SEASIDE PARK, N.J. -- It was a refrain heard not long ago: We will rebuild.
The mantra was echoed from small-business owners to the state's chief executive in the borough on Friday. But this time their chorus wasn't about surviving a superstorm. It was a promise to rise from a fire.
"We will rebuild," New Jersey Gov. Chris Christie said. "We'll make new memories for our families because that's what we do."
Fanned by wind and fueled by wood-based structures, a small fire grew into a massive blaze Thursday afternoon, tearing through five blocks of partially new boardwalk before hundreds of firefighters could stop it in Seaside Heights. Between Seaside Park and Seaside Heights, the cost of repairing the boardwalk alone could surpass $1.88 million.
It wasn't until 11 p.m. Thursday - more than eight hours after the fire started - that officials deemed the blaze contained, according to Ocean County Chief Fire Coordinator Brian Gabriel.
"The first three hours of this fire, it was bedlam," he said.
The fire's origin and cause are still under investigation by the Ocean County Prosecutor's Office. Officials said it could be days before those details emerge.
On Friday, as fire crews continued to work on remaining hot spots and investigators pored over the ruins.
"We're not leaving any stone unturned." said Al Della Fave of the Prosecutor's Office.
Initial reports, pegged the starting point at Kohr's, a popular frozen custard shop located at the southern end of the Seaside Park boardwalk.
Bob Martucci, Seaside Park's administrator, was stunned by the new catastrophe. In just a few years, the borough has been through Tropical Storm Irene, Superstorm Sandy, and now a fire, he said.
"I don't know. Someone's testing us. What's next, the locusts?" Martucci said with a chuckle. Then, more seriously, he added, "The people in the businesses are resilient, and the people in this town are, so we'll be back next season."
Martucci called the boardwalk area the town's economic engine. The boardwalk businesses are the borough's largest taxpayer and a major attraction each summer, he said.
Seaside Park's volunteer firefighters got the first call around 2:30 p.m. and immediately called on Seaside Heights for help, Seaside Park Fire Chief David Hansen said. More calls for help went out as the fire rapidly grew.
Officials are still working to determine just how many businesses were consumed in the flames, but Seaside Heights officials said the number was 35 in that town alone. The five-block stretch spans Seaside Park's entire business area and part of Seaside Heights' boardwalk.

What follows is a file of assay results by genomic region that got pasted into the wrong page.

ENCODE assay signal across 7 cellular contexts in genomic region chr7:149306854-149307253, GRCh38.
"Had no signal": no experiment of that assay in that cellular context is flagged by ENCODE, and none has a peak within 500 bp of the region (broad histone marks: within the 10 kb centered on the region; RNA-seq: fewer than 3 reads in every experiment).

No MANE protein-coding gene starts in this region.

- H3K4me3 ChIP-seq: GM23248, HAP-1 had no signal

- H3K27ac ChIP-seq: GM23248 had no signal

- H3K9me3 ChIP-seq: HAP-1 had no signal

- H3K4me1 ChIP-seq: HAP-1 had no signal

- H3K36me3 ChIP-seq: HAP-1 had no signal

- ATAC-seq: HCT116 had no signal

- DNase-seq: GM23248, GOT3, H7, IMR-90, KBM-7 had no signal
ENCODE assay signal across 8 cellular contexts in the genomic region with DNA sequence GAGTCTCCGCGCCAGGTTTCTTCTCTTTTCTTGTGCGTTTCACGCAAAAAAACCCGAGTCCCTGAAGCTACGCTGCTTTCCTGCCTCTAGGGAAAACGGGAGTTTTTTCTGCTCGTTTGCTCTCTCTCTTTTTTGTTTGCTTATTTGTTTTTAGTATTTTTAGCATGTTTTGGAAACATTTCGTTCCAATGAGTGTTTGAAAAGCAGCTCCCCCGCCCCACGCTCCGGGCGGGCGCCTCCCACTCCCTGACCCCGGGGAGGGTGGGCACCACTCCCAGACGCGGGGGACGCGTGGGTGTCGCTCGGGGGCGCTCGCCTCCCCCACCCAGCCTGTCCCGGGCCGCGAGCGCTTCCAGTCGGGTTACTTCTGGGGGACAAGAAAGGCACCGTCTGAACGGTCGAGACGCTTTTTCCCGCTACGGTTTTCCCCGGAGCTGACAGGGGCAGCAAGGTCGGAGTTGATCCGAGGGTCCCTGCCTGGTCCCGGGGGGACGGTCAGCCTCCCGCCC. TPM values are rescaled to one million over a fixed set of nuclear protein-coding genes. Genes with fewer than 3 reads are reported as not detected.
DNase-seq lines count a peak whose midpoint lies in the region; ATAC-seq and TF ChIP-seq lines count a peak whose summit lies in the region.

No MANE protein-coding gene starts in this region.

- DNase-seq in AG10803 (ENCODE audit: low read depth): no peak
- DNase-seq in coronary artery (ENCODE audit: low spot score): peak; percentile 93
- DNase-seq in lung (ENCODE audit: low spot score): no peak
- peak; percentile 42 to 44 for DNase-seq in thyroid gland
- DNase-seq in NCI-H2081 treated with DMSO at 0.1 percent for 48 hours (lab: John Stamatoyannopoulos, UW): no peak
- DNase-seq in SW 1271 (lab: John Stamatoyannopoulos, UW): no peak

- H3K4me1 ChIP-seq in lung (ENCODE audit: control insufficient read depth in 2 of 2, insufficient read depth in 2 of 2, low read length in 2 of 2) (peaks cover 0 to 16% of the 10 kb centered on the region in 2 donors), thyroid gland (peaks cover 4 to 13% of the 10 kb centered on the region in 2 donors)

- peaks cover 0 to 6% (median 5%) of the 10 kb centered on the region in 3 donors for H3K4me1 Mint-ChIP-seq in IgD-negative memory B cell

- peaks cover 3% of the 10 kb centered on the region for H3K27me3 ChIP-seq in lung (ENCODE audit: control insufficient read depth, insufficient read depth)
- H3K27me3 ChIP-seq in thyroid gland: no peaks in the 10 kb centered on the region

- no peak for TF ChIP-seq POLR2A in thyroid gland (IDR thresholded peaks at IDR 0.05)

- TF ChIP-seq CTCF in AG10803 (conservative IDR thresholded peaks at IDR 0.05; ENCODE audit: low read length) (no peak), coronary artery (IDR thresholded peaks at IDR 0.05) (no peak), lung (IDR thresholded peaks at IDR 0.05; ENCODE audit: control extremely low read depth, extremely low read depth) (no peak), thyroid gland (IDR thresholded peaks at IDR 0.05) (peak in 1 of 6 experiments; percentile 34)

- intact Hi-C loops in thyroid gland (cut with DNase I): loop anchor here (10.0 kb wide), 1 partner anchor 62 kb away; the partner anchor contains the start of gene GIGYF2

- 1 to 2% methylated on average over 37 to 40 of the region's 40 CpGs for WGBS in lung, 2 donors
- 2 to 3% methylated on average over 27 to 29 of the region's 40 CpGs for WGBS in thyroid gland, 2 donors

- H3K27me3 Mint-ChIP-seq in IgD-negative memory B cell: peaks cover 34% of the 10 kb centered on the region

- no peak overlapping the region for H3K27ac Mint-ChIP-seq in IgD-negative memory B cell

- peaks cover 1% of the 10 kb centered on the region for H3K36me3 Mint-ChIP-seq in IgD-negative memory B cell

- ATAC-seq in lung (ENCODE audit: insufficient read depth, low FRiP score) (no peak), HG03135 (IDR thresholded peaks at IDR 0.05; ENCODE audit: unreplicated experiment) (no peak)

A whipping wind was one of the firefighter's biggest enemies. It sent embers north to spark smaller fires, including on the roof of a condominium building. That fire was quickly contained, but it pulled resources from the main blaze, Seaside Heights Fire Chief Bill Rumbolo said.
But it was the older, wood-frame buildings and a boardwalk that was burning from above and below that made the bad situation worse, Gabriel said.
"We had to get out ahead of it. Everybody did major attempts here with a direct attack, which helped, but the fire was just moving so fast it was beyond a direct attack," he said.
Thoughts of calling in the state Forest Fire Service for a flyover with its bucket that can hold a few hundred gallons of water passed through his mind, but because of the strong wind, Gabriel doesn't think it would have done much.
Crews tore out a section of the boardwalk in their first attempt to stop the fire from moving north, but the flames jumped right over the break, Rumbolo said. Crews removed another, wider section of the new boardwalk, as well as doused area buildings, and were finally successful in stopping the fire's progress.
"When you see it, you know it's total destruction," Seaside Heights Mayor Bill Akers said Friday. "But on the other side, you have to be grateful that it only took what it took."
Federal representatives and state officials said Friday they would do what they could to help the towns recover. The White House issued a statement that the Obama "administration will continue to support the state and local effort as New Jersey recovers and rebuilds."
Christie noted during a news conference Friday that the White House has been in touch with his administration, and he expected to speak with President Barack Obama at some point about the situation.
Both Seasides already have been looking to the state and federal governments for financial assistance after Sandy's devastating blow last October.
The two sections of the Seaside Heights' boardwalk that were torn up as a fire break were completed only about four months ago, largely thanks to funding from the Federal Emergency Management Agency.
James Yuelling, 43, of Toms River, looked at what was left of FunTown Pier, where he had worked for the last decade before Sandy destroyed it last year. The fire consumed what little Sandy had spared.
"It's heartbreaking to see," said Yuelling, who operated the Ferris wheel that was brought down earlier this year. "I don't know what is going to happen."
Jeffery Meads, 52, of Seaside Heights, said the area has been through way too much at this point.
"When is enough, enough?" Meads asked. "We really can't take anymore."
Akers was happy such a massive fire was doused with few injuries.
About a dozen of the roughly 400 firefighters who responded from across Ocean County and several others had smoke inhalation and heat-related injuries, but none was serious, officials said.